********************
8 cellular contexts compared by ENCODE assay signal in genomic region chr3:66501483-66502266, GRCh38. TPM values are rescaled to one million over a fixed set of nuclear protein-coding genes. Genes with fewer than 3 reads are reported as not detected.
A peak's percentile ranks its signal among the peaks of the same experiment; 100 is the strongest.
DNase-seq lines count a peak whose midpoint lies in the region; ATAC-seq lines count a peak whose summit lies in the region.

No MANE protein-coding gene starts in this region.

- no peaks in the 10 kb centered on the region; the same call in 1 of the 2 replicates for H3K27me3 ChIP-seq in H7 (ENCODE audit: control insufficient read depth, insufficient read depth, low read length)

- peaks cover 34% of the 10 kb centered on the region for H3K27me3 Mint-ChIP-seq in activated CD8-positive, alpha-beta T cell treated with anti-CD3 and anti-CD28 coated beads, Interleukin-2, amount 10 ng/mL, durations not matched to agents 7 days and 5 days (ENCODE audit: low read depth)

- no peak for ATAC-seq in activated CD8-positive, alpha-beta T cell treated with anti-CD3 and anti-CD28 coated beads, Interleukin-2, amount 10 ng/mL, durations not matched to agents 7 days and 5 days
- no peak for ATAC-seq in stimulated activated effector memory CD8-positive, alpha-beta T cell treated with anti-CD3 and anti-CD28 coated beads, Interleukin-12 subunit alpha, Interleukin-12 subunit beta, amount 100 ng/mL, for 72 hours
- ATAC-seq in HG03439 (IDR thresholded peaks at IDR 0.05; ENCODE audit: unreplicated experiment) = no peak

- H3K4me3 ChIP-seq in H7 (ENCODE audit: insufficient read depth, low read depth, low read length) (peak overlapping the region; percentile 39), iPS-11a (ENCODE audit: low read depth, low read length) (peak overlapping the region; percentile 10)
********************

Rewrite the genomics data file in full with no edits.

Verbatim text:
8 cellular contexts compared by ENCODE assay signal in genomic region chr3:66501483-66502266, GRCh38. TPM values are rescaled to one million over a fixed set of nuclear protein-coding genes. Genes with fewer than 3 reads are reported as not detected.
A peak's percentile ranks its signal among the peaks of the same experiment; 100 is the strongest.
DNase-seq lines count a peak whose midpoint lies in the region; ATAC-seq lines count a peak whose summit lies in the region.

No MANE protein-coding gene starts in this region.

- no peaks in the 10 kb centered on the region; the same call in 1 of the 2 replicates for H3K27me3 ChIP-seq in H7 (ENCODE audit: control insufficient read depth, insufficient read depth, low read length)

- peaks cover 34% of the 10 kb centered on the region for H3K27me3 Mint-ChIP-seq in activated CD8-positive, alpha-beta T cell treated with anti-CD3 and anti-CD28 coated beads, Interleukin-2, amount 10 ng/mL, durations not matched to agents 7 days and 5 days (ENCODE audit: low read depth)

- no peak for ATAC-seq in activated CD8-positive, alpha-beta T cell treated with anti-CD3 and anti-CD28 coated beads, Interleukin-2, amount 10 ng/mL, durations not matched to agents 7 days and 5 days
- no peak for ATAC-seq in stimulated activated effector memory CD8-positive, alpha-beta T cell treated with anti-CD3 and anti-CD28 coated beads, Interleukin-12 subunit alpha, Interleukin-12 subunit beta, amount 100 ng/mL, for 72 hours
- ATAC-seq in HG03439 (IDR thresholded peaks at IDR 0.05; ENCODE audit: unreplicated experiment) = no peak

- H3K4me3 ChIP-seq in H7 (ENCODE audit: insufficient read depth, low read depth, low read length) (peak overlapping the region; percentile 39), iPS-11a (ENCODE audit: low read depth, low read length) (peak overlapping the region; percentile 10)